Do you put on ambre? Sure, however flawed – Indianapolis month-to-month

  Do you wear ambre?  Yes, but wrong - Indianapolis monthly

I smelled ambre blends on the tennis court next to me and blown it in the wind. I discovered it in the backdraft of a biker on the Cultural Trail. I noticed that it came from a male colleague. I sensed the distinctive scent that perfumes the air in boutiques and salons all over the city. And it’s not just me Once, an unkempt young man stepped into an elevator with me and said, “Oh my god, who’s wearing Ambre?” On the company’s testimonials page, fans tell about someone tracing their scent at a soccer game and a stranger sniffing their neck.

Ambre has been holding people for more than 15 years. I call it the unofficial scent of Indianapolis and “are you wearing ambre?” our motto of the 21st century. The men and women who use it recognize the smell immediately and often ask who is near them. But despite its ubiquity, it’s almost impossible to describe. The next thing I get is warm, deep, luxurious, sensual, golden (if that’s even possible). It’s sold across the country, but the die-hard followers are in Indianapolis, where it originated and is still made.

And boy are some of these fans insane.

At the beginning of this year, the company replaced the characteristic roll-on bottle with a pump. The new vial is also bigger and slimmer. It still comes in a sturdy brown parchment tube (which I keep my bottle in until it’s empty), but I didn’t even recognize it on the shelf at Two Chicks District Co. I was so concerned about the lack of the role. On a bottle that has been around since 2004, I started opening the cabinet drawers and shamelessly rummaging through the inventory – gauche behavior, but where was my ambre? I didn’t even inspect the thin tube. What was it, a spritz? No thanks. I only buy the roll-on. An employee brought the harrowing news – Ambre replaced it, she said. As soon as the anesthesia wore off, I reluctantly paid for the pump.

The roll-on was part of the roll call in the early Ambre days. You didn’t see a roll-on perfume back then and it made so much sense. It was travel-friendly and replaced the flat perfume samples I tore out of magazines and wrapped up. You could put the vial in a purse or pocket – not what I’ve ever done, but I liked that I could. No spraying the air and no walking through the mist. The roll-on seemed as smart as the scent was sexy and I loved it.

Ambre mixes essential oil into the roll-on bottlePhoto by Megan Fernandez

But neither of us knew that the roll-on was faulty. The metal ball picks up other products on our skin and can contaminate the high quality oil that we pay dearly for. Founder Ambre Crockett noticed it when she met one of her regulars – a man who had his role with him. He showed her that the oil was foggy and was starting to calcify. She knew there was something else in the oil. It found he would regularly apply a Johnson & Johnson body lotion before rolling on Ambre, and the rollerball picked up those chemicals. The same thing can happen with a tan, soap, or other non-premium product. “It really compromises the integrity of the oil,” says Crockett. “A lot of people wear lotions before applying the scent. If it’s Ambre [cream], great. “If not, it could stain our sacred potion.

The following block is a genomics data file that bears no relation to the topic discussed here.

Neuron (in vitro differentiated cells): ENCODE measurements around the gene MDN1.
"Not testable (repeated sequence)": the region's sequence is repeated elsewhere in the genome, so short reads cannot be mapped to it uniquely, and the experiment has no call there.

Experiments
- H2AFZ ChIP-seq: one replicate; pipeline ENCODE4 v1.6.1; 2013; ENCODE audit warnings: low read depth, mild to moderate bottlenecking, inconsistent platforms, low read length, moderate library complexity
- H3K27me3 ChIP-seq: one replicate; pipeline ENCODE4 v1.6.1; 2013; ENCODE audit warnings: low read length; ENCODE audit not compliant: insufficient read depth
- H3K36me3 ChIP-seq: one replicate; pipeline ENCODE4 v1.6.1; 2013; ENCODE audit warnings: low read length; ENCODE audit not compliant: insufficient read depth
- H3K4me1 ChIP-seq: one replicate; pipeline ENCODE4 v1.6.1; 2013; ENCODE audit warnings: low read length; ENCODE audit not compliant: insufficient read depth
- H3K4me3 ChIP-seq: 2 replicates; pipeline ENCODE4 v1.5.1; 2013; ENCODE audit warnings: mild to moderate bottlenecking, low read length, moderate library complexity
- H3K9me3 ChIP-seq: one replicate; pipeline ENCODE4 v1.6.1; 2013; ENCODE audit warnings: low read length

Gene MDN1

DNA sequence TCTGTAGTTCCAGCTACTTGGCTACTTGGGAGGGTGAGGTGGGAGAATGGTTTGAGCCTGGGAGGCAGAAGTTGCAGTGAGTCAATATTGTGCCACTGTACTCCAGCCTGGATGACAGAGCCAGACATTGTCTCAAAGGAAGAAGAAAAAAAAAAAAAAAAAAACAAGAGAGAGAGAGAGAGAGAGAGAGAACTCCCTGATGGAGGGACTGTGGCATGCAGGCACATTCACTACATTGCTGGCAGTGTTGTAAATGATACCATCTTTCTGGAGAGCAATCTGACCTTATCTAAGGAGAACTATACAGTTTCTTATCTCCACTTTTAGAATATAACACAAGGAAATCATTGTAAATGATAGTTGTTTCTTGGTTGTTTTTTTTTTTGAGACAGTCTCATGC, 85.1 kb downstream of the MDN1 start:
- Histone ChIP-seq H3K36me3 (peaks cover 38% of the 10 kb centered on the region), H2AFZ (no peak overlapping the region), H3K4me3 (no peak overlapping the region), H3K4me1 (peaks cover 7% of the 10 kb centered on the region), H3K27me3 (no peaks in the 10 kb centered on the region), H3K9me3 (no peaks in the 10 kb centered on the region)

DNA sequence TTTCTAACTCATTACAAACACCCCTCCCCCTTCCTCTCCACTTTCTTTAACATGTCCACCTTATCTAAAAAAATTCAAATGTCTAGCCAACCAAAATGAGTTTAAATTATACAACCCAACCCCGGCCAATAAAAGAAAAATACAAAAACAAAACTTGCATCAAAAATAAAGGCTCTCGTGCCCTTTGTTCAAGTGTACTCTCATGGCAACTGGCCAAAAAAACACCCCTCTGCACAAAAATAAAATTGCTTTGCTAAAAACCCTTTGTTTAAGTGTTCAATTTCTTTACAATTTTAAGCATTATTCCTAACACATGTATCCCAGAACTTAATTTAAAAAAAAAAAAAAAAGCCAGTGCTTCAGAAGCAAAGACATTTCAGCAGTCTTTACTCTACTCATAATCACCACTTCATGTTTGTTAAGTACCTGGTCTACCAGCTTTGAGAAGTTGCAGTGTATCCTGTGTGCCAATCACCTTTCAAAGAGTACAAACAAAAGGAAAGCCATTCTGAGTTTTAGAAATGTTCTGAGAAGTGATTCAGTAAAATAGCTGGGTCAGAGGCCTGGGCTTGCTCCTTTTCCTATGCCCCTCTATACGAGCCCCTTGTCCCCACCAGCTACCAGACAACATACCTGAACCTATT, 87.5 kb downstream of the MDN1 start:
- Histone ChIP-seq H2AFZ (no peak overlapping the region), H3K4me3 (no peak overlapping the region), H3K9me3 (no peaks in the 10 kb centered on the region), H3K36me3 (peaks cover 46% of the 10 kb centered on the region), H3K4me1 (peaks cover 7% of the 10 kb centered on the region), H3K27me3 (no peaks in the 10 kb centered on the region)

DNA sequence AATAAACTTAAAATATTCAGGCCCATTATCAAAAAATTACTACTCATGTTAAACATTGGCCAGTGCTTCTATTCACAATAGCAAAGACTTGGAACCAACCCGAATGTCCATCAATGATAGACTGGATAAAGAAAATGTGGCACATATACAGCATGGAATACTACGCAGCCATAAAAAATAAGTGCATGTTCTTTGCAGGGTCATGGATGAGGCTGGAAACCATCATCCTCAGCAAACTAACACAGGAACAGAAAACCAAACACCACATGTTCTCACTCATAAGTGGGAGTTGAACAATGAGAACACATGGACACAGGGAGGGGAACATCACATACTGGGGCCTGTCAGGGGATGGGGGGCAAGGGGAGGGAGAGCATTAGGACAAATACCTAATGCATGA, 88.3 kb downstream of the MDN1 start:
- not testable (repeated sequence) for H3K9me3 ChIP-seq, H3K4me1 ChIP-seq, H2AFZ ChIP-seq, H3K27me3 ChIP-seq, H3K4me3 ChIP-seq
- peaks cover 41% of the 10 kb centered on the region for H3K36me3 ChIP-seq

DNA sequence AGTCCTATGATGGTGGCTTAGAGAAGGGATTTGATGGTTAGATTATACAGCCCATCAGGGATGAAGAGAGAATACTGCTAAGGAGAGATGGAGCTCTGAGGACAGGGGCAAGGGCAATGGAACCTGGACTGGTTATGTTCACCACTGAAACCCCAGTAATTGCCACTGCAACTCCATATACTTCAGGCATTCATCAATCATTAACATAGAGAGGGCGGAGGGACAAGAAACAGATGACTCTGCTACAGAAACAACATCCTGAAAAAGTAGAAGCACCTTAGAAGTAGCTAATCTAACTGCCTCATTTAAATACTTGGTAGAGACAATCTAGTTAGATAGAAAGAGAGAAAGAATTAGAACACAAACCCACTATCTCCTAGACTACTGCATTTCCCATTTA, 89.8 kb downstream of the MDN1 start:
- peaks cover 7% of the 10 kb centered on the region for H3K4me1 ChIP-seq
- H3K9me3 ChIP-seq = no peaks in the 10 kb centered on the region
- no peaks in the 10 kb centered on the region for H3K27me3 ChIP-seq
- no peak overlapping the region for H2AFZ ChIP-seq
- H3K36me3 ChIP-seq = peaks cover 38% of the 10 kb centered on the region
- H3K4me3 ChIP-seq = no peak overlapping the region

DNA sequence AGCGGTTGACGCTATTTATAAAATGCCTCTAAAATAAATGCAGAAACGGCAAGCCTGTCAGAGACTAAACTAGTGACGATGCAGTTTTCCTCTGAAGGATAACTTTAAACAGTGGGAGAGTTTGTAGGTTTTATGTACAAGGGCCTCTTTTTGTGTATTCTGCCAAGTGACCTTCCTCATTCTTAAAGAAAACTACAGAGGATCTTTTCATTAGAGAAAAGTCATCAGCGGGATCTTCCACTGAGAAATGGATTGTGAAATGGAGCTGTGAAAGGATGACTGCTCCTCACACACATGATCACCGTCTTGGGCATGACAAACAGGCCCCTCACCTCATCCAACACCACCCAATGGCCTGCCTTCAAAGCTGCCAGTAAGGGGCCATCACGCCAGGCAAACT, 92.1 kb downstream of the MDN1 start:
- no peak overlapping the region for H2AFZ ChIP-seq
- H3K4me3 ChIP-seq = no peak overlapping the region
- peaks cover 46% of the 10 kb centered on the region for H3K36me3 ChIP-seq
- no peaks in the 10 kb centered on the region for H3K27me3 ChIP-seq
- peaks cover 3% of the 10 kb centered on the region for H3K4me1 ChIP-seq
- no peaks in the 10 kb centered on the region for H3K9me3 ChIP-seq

Another problem with the roll-on was that people often used too much or too little. The industry calls this application “a controlled leak,” says Crockett, and after all they wanted something better. The new bottle has been specially designed to deliver the perfect amount for one application. One pump a day should make a bottle for three months – and if you use the stronger fragrances Solace, Ahnu, and Unmasque, you might be able to get by on half a pump.

The pump has another important function: it helps carry Ambre properly. All this time, we should rub the oil to heat it, which will release its full aroma. That’s why I smell it on the tennis court and with my colleague in the office gym – sweating increases the smell. Rubbing the oil in your palms does the same thing with friction. So take a moment to mourn the beloved roll-on and put the last few drops on your wrists. With the pump, you’ll want to switch to Crockett’s Ambre’ing Method: squeeze your palms once, rub your hands together, wipe the length of your inner forearms, then rub your neck and finally get something between yours Breasts (the warmest place on your body, says Crockett). She wipes the rest of her jeans.

Crockett says you might notice that the scent is now smelling stronger and that the logo is printed right on the vial, which looks slimmer than the old sticker label. She knows fans will miss the scooter style and has heard from shop owners that some buyers have had the same reaction as me. Let me encourage these fans to try the pump out and put your final Ambre roll-on bottle in your nostalgic drawer with your metallic iPod Mini.

Ambre Blends pure essential oils ($ 48 for a 10 ml bottle) are sold in numerous Indianapolis locations.